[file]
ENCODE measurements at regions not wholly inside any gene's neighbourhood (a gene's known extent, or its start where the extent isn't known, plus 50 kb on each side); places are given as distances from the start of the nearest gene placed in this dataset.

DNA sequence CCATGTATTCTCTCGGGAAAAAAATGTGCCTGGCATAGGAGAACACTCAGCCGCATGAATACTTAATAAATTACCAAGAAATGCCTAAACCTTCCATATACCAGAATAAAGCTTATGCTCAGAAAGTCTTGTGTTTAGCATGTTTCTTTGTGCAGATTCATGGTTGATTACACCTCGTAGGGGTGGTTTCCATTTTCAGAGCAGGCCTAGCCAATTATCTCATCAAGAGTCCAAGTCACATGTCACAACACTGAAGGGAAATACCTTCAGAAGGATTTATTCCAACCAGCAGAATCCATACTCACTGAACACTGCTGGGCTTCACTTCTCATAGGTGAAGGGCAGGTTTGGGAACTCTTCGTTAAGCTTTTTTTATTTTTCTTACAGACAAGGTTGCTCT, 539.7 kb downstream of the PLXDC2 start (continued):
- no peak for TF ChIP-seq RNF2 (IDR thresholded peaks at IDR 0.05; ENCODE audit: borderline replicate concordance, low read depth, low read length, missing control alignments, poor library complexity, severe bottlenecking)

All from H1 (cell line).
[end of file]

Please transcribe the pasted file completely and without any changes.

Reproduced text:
ENCODE measurements at regions not wholly inside any gene's neighbourhood (a gene's known extent, or its start where the extent isn't known, plus 50 kb on each side); places are given as distances from the start of the nearest gene placed in this dataset.

DNA sequence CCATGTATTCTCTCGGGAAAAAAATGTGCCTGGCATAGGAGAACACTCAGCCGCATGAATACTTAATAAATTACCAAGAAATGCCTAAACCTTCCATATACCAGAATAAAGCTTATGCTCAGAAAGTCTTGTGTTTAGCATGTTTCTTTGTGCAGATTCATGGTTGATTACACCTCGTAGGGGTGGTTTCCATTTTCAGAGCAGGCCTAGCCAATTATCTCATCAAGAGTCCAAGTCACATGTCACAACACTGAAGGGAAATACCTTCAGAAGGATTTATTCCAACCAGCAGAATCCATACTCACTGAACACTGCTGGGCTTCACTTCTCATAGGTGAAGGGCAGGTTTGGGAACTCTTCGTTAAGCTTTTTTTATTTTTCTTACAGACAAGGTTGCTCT, 539.7 kb downstream of the PLXDC2 start (continued):
- no peak for TF ChIP-seq RNF2 (IDR thresholded peaks at IDR 0.05; ENCODE audit: borderline replicate concordance, low read depth, low read length, missing control alignments, poor library complexity, severe bottlenecking)

All from H1 (cell line).